Monday, February 4, 2008

Experiencing “It” – John

This was a hectic but good week. I was able to run four out of the five days this week, and then topped it off with an 11.5 mile run on Saturday. I haven’t done a 25+ mile week since last fall. I was also able to get the kids away from the video games two times for one mile walks with Molly.

My friend Steve dropped his daughter off and his dog, a Golden Retriever. She has been playing with Molly since they were puppies, so when I left to run I did not get that, “you are not bringing me” look from her, as she was engrossed with her furry playmate in our yard.

I had an excellent run. After about six miles into the run I turned off the iPod and “It” happened. “It”, as I refer to it, is a pleasant mental state I experience occasionally on a long run. “It” is a spiritual experience that for me lies somewhere between the “Runner’s High” and a meditative state. My running goes on “autopilot” and I start to see images of experiences of the past, some positive and some negative. The positive serve an obvious purpose. The negative ones help me to remember the past, what I have overcome and what I have gotten through in my life along with the roads traveled (literally and figuratively).

Initially, I started to remember a few pleasant images from my childhood. The scene then changed. I was running the New York City Marathon and at mile 21, I all of a sudden felt like I was struck by lighting. Each muscle in my body was in revolt. Each step was a bundle of tightness and pain. I believe I was experiencing dehydration due to the fact I was unable to consume enough liquids due to the gastric bypass surgery. This extreme pain caused me to recall what I consider my “first marathon”. I remembered my first walk after gastric bypass surgery. Although I was on enough pain medication to sedate a rhino, it hurt just to breathe. My 458-pound body hurt worse than I had ever experienced in my life. My 16-inch incision and my insides were sewn and stapled like a child’s art project. However, I was determined to get out of my chair and walk. Each footfall to the street sign was agonizing. I was out of breath within 10 feet. I then continued the 20 or so yards to the sign, feeling like I was descending into the circles of the underworld. I made it to the sign and touched it then headed back. There was no crowd, no water stops and no finish line medals. However, to me it was a truly challenging and memorable experience. This memory helped me summon the strength to the New York finish line in Central Park.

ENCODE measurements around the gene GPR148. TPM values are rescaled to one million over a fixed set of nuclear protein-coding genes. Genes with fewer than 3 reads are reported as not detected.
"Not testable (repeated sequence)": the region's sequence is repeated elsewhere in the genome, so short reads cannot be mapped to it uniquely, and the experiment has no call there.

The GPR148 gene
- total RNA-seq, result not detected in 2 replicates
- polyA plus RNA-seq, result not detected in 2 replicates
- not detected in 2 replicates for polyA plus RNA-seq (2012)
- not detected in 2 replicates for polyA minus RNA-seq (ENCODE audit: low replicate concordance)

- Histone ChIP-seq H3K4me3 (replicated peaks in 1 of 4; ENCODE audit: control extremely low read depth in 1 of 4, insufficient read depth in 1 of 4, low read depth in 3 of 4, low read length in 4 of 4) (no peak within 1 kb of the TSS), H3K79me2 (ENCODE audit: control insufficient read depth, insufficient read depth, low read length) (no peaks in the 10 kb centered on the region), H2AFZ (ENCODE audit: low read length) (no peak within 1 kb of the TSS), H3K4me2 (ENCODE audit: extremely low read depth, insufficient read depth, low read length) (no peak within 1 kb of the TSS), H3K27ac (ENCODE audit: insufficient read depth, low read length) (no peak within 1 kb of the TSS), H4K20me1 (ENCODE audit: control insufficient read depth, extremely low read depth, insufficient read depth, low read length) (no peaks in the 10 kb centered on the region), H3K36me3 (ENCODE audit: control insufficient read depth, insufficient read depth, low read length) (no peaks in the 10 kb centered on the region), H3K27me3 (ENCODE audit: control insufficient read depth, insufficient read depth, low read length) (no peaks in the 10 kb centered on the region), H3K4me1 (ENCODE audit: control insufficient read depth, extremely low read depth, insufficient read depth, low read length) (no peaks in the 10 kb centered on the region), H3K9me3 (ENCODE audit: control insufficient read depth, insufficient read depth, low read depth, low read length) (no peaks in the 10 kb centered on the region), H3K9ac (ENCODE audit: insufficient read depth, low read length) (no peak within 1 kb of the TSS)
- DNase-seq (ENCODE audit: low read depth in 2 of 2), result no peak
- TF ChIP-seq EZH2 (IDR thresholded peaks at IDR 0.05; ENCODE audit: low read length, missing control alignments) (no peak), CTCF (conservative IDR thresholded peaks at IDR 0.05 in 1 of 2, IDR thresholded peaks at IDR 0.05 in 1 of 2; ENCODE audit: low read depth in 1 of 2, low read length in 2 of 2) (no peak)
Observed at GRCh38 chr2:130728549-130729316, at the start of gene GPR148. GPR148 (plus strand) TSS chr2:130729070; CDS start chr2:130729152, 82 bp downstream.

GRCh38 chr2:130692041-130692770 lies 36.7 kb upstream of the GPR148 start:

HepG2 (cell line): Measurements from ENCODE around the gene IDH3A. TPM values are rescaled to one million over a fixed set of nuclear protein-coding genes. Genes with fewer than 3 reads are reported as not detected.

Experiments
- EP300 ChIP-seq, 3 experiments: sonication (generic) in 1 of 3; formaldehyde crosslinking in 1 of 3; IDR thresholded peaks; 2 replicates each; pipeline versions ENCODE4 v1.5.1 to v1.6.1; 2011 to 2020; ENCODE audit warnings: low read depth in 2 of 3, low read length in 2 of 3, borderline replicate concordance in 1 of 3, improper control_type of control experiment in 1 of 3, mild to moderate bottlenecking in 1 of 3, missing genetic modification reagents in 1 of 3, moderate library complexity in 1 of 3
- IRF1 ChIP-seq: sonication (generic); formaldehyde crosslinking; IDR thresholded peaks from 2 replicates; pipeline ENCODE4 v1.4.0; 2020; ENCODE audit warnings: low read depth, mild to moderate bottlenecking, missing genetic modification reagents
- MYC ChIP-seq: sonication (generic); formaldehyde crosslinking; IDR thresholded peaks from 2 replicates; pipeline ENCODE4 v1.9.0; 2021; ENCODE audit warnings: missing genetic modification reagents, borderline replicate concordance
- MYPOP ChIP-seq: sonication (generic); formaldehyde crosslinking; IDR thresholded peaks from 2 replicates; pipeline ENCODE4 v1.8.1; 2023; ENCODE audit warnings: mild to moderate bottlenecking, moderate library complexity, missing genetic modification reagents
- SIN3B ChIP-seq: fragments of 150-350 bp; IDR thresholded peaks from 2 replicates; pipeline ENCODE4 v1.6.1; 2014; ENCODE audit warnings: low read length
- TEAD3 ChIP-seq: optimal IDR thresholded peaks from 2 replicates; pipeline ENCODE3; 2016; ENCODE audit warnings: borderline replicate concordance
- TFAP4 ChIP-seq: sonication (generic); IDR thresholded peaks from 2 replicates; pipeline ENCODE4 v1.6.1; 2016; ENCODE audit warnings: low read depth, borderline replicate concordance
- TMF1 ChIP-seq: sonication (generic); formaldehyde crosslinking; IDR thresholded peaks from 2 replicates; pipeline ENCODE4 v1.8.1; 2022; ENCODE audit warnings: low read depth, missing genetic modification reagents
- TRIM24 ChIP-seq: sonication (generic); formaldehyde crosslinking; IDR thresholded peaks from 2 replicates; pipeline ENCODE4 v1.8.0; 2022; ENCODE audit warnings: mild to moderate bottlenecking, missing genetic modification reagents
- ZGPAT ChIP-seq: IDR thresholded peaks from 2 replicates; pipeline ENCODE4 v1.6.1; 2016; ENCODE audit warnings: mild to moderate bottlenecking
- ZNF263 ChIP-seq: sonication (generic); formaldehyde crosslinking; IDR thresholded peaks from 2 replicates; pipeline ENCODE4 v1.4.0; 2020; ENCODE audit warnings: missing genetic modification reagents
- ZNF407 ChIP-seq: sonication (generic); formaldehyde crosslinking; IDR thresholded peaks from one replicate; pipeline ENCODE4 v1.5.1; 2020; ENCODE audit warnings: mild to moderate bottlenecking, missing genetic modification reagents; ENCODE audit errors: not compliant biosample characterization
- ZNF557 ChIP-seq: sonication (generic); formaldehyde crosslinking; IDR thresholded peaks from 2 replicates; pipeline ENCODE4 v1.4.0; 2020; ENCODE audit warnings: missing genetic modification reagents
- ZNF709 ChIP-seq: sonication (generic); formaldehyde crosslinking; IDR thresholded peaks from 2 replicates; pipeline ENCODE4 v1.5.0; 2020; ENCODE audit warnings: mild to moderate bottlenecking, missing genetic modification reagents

As this memory faded, another very powerful image came to me. It was my first Boston, the 108th. The temperature was recorded near record of 88 degrees. However, I had trained very hard and was a confident (although slow) and experienced marathoner at this point. I remember people half my size dropping from the heat. I never felt so strong running this distance. I remember the strength and power I felt as a cruised along. I remember passing Newton-Wellesley Hospital, and drawing strength from that first “marathon” experience. I continued on my way to Boylston Street for my marathon personal best. I remember shaking my fist in victory as I crossed the finish line and I was overcome with emotion.

After that point a variety of different images and reflections came and went along with the miles. Some were positive and some were not. Then, my mind just cleared. All thoughts melted away with the rhythm of the pavement. This went on for some time until, splash! My foot hit one of the many puddles from the melting snow and my concentration was broken.
I have not run this distance alone in months. It gave me the chance to reflect on both the experience of the day and my life. The notion that you must travel the roads you have been on to get to where you are came to mind. That thought then brought me to Confucius’ proverb, “A journey of a thousand miles begins with a single step”. After that, I said a silent prayer of thanks for where I have been, how fortunate I am and for the serenity this run has given me. I also asked for guidance in the roads ahead, both of life and asphalt that I will travel. I know I will need it. I clicked my iPod back on as I realized home was near.

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